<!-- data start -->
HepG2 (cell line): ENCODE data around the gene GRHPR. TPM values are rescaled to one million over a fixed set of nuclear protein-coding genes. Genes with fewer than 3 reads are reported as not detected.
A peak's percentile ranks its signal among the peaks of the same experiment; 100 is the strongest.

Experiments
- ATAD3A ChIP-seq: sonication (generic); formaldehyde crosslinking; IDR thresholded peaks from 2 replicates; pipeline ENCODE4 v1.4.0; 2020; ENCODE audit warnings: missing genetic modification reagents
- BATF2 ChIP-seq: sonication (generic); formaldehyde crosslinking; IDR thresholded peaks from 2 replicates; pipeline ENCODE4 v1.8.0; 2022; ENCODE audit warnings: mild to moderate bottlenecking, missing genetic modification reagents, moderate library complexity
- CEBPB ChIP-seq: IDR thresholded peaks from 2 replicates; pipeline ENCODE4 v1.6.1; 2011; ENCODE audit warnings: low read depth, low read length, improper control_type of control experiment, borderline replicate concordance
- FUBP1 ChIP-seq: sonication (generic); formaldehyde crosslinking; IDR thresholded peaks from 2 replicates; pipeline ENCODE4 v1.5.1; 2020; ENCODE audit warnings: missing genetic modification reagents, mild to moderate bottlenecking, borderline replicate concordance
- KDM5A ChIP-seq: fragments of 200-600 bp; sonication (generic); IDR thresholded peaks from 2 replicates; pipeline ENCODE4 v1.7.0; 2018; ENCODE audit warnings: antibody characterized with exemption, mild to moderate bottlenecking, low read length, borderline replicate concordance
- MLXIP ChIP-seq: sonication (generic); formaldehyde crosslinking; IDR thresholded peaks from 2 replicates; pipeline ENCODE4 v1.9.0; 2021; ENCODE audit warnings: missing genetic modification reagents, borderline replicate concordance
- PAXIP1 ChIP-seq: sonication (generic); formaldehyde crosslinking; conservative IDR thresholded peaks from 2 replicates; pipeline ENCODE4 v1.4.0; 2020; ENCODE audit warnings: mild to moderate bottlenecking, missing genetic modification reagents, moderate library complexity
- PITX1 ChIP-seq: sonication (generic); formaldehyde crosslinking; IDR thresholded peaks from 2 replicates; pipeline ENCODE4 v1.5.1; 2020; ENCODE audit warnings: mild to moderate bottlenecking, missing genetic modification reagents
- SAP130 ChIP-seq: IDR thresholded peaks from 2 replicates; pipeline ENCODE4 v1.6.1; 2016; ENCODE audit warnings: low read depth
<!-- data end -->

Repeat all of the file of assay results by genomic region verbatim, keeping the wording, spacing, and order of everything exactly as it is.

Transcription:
HepG2 (cell line): ENCODE data around the gene GRHPR. TPM values are rescaled to one million over a fixed set of nuclear protein-coding genes. Genes with fewer than 3 reads are reported as not detected.
A peak's percentile ranks its signal among the peaks of the same experiment; 100 is the strongest.

Experiments
- ATAD3A ChIP-seq: sonication (generic); formaldehyde crosslinking; IDR thresholded peaks from 2 replicates; pipeline ENCODE4 v1.4.0; 2020; ENCODE audit warnings: missing genetic modification reagents
- BATF2 ChIP-seq: sonication (generic); formaldehyde crosslinking; IDR thresholded peaks from 2 replicates; pipeline ENCODE4 v1.8.0; 2022; ENCODE audit warnings: mild to moderate bottlenecking, missing genetic modification reagents, moderate library complexity
- CEBPB ChIP-seq: IDR thresholded peaks from 2 replicates; pipeline ENCODE4 v1.6.1; 2011; ENCODE audit warnings: low read depth, low read length, improper control_type of control experiment, borderline replicate concordance
- FUBP1 ChIP-seq: sonication (generic); formaldehyde crosslinking; IDR thresholded peaks from 2 replicates; pipeline ENCODE4 v1.5.1; 2020; ENCODE audit warnings: missing genetic modification reagents, mild to moderate bottlenecking, borderline replicate concordance
- KDM5A ChIP-seq: fragments of 200-600 bp; sonication (generic); IDR thresholded peaks from 2 replicates; pipeline ENCODE4 v1.7.0; 2018; ENCODE audit warnings: antibody characterized with exemption, mild to moderate bottlenecking, low read length, borderline replicate concordance
- MLXIP ChIP-seq: sonication (generic); formaldehyde crosslinking; IDR thresholded peaks from 2 replicates; pipeline ENCODE4 v1.9.0; 2021; ENCODE audit warnings: missing genetic modification reagents, borderline replicate concordance
- PAXIP1 ChIP-seq: sonication (generic); formaldehyde crosslinking; conservative IDR thresholded peaks from 2 replicates; pipeline ENCODE4 v1.4.0; 2020; ENCODE audit warnings: mild to moderate bottlenecking, missing genetic modification reagents, moderate library complexity
- PITX1 ChIP-seq: sonication (generic); formaldehyde crosslinking; IDR thresholded peaks from 2 replicates; pipeline ENCODE4 v1.5.1; 2020; ENCODE audit warnings: mild to moderate bottlenecking, missing genetic modification reagents
- SAP130 ChIP-seq: IDR thresholded peaks from 2 replicates; pipeline ENCODE4 v1.6.1; 2016; ENCODE audit warnings: low read depth